Scheduling Successfully for the Second Season

Head coaches, like Maryclaire Robinson, seek the perfect balance when creating their team's schedule each season - a challenging slate that helps players reach their potential without being too overwhelming.

Sept. 27, 2013

DAVIS, Calif. - Creating a schedule is a task that all coaches tackle strategically, and delicately, on an annual basis. With league matchups created in advance by the conference office, it is the coaches who are responsible for piecing together a non-conference schedule challenging enough to test both individual players, and the collective group.

"There are times each season where I wonder if I created too tough of a schedule," said head coach Maryclaire Robinson. "But it is that challenge that pushes players past their limits and helps them reach their potential."

Making a difficult situation even more challenging are the financial limitations every Division I women' soccer athletics program face, restricting the number of opponents the Aggies can face each and every season.

"In a perfect situation, I will travel to another school one year and have that team play a return match in Davis the following season, or in certain cases, the year after. 

"I'm running into the same problem every year where other teams are more than willing to host us, but face difficulties in scheduling a return match in Davis. This forces me to be creative with my schedule, which is why I like to cement games against West Coast and Pac-12 teams."

Known for its numerous nationally respected soccer programs, the West Coast and Pac-12 Conferences offer the best of both worlds to UC Davis. Not only is Robinson (and her Northern California colleagues who encounter a similar situation) able to face top caliber teams and provide a challenging, yet realistic level of competition for their players, teams are more willing to schedule return matches due to the minimal amount of class time missed (if any) and travel costs.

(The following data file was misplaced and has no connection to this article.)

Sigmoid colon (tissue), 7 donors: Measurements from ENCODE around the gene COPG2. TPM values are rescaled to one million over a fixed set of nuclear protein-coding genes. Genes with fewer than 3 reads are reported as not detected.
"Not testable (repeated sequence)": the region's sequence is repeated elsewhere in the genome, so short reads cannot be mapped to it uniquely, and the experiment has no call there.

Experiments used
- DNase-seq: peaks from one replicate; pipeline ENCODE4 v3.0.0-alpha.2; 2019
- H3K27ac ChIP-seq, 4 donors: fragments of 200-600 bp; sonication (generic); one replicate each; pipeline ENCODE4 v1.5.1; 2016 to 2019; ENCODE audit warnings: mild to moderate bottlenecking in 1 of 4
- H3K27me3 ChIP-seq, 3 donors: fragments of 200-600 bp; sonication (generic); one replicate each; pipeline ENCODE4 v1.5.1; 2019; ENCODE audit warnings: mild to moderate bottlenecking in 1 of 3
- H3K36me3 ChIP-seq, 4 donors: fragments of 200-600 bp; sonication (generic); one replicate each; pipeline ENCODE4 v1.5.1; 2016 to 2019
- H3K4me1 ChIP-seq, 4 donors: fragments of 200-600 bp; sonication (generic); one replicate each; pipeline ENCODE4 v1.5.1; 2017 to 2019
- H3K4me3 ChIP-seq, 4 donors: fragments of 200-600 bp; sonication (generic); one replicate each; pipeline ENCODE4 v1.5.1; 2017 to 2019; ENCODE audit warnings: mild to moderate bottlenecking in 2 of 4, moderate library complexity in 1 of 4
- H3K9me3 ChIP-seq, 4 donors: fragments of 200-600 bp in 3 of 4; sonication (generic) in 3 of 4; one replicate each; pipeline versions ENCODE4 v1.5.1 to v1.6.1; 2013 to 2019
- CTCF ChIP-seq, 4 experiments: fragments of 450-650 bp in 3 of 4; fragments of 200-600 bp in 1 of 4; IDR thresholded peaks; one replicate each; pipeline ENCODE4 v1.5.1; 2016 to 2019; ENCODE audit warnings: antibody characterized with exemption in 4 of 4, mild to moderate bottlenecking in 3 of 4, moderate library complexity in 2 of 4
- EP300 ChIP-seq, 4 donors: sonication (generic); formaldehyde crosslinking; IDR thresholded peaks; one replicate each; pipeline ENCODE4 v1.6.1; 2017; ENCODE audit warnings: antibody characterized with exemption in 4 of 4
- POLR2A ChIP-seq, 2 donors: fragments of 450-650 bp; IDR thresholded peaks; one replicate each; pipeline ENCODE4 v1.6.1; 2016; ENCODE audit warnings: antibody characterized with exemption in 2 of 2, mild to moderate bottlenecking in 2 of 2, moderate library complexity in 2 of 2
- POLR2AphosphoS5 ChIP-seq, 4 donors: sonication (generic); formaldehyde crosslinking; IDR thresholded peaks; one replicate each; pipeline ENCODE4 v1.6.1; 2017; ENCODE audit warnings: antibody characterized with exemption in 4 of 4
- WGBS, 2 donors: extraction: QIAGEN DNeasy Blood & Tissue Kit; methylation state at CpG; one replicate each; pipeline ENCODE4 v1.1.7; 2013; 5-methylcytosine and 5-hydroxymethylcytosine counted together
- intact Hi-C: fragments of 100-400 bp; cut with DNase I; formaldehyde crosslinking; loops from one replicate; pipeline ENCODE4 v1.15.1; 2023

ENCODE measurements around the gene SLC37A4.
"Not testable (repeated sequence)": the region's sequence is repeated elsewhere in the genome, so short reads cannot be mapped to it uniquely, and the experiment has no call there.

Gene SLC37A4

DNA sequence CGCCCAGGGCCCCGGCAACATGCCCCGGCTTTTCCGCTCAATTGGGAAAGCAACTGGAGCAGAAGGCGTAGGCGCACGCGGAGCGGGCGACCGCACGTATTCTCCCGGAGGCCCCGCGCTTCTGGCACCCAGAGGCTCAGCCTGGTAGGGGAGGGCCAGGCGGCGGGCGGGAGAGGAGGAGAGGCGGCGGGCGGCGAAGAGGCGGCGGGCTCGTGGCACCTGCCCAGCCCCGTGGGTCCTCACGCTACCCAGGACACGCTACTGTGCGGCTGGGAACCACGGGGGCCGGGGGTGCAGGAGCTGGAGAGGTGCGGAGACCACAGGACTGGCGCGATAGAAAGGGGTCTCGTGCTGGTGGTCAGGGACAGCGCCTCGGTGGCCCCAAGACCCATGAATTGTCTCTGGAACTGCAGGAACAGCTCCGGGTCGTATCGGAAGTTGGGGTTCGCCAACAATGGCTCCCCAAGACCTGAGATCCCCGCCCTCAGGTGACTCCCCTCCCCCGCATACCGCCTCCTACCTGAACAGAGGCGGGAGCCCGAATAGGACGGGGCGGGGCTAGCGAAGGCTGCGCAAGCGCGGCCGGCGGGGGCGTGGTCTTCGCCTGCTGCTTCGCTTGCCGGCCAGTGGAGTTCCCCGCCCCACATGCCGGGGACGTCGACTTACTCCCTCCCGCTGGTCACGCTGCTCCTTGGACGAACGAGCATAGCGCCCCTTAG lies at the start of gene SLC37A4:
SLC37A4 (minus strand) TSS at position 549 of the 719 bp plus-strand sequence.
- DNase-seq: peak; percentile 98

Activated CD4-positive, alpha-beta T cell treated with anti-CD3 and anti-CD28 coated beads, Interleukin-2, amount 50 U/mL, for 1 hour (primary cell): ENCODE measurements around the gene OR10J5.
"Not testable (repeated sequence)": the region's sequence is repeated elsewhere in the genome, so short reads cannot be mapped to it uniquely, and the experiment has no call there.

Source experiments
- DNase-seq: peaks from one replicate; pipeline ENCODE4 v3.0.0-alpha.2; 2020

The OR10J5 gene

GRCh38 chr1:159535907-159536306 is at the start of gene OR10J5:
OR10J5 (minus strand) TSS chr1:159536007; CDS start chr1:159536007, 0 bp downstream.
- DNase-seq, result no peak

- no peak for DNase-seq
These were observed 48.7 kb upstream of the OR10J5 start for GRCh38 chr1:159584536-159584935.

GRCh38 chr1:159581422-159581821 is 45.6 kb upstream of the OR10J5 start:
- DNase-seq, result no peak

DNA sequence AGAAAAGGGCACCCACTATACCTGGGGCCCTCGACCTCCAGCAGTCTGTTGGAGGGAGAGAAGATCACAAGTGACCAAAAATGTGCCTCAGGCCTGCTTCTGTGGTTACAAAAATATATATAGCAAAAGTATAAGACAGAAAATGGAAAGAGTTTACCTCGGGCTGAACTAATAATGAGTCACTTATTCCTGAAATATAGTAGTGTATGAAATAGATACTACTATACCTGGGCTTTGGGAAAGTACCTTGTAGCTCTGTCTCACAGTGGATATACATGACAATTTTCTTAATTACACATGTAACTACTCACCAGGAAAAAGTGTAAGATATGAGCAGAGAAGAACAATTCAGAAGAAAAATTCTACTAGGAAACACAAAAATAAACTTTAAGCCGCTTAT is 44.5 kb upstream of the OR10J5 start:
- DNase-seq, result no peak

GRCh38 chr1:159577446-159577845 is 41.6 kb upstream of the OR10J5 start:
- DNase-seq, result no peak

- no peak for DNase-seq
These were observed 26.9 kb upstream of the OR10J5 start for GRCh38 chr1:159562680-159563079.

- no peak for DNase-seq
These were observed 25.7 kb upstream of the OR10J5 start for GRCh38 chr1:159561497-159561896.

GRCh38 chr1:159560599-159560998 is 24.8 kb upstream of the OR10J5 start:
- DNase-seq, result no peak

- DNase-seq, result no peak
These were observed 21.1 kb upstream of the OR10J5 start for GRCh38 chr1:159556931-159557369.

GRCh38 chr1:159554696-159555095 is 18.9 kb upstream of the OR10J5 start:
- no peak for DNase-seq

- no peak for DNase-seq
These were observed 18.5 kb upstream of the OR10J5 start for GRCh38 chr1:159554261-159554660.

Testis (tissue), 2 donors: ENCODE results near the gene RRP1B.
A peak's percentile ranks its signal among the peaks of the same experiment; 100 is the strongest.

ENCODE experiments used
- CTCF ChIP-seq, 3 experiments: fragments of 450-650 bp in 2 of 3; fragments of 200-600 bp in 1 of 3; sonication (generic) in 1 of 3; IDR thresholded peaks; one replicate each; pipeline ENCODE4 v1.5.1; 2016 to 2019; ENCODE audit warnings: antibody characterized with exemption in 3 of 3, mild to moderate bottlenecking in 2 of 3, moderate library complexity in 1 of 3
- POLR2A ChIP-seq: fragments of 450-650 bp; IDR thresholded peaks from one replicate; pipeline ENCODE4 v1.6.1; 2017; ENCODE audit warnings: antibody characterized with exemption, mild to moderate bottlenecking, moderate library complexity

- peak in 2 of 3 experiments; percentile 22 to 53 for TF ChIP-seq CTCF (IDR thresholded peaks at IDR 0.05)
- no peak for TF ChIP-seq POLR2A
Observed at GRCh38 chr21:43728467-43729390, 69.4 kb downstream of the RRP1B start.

The Aggies have already faced three Pac-12 teams this season and finished with a 1-1-1 record. Even though UC Davis was defeated by a nationally ranked Cal lineup, the team easily downed the Oregon Ducks and left Salt Lake City with a 2-2 tie against the Utah Utes.



"Scheduling a game at Utah was a no-brainer," said Robinson. "We were already making the trip to face Utah Valley and Utah was willing to add another non-conference game to its schedule."

Even though San Francisco was the only West Coast Conference team on the Aggies' schedule this year, Robinson is more than willing to compete against any of its member schools, and has in past seasons.

With only one game remaining, Friday's 7:30 p.m. match at Pacific, before the start of the Aggies' Big West schedule, Robinson is confident that this year's non-conference games have best prepared the team for what lies ahead.

"We have the talent on this roster and a number of playmakers that are dangerous with the ball. When healthy, we have players who can flat out score and frustrate other teams," added Robinson.

One look at the Big West standings will provide fans one perspective of how all nine teams fared throughout the inaugural weeks of the 2013 season. However, those numbers also prevent one from gaining a clear and concise understanding of the nuances behind everyone's non-conference experience.

With a 6-3-1 record as of the time of this posting, UC Santa Barbara sits atop the conference standings; at 4-4, Cal Poly, a competitive team that contends for one of the four available spots at the Big West Women's Soccer Tournament on an annual basis, sits closely behind the Gauchos.

However, both teams possess a Rating Percentage Index, more commonly known as a RPI and used to rank a team's wins, losses, quality and strength of schedule, lower than the Aggies.

Crafting a schedule is a delicate art, one that coaches respect tremendously and work assiduously towards in an attempt to best prepare one's team. When done correctly, a schedule will help a team enter its league games as a cohesive unit, especially compared to games played during the initial weeks of the season, helping the squad peak prior the start of the NCAA's College Cup Tournament. 

From that point on, the most consistent team, more often that not, ends the year as the most successful one, and is awarded the privilege of hoisting the championship trophy come mid-December.

As for now, Pacific is what everyone is focused on, and preparing for in the practices leading up to tonight's match. After that, regardless of what the numbers state, everyone will enter the second season, the one that matters the most, tied for first with identical 0-0-0 records.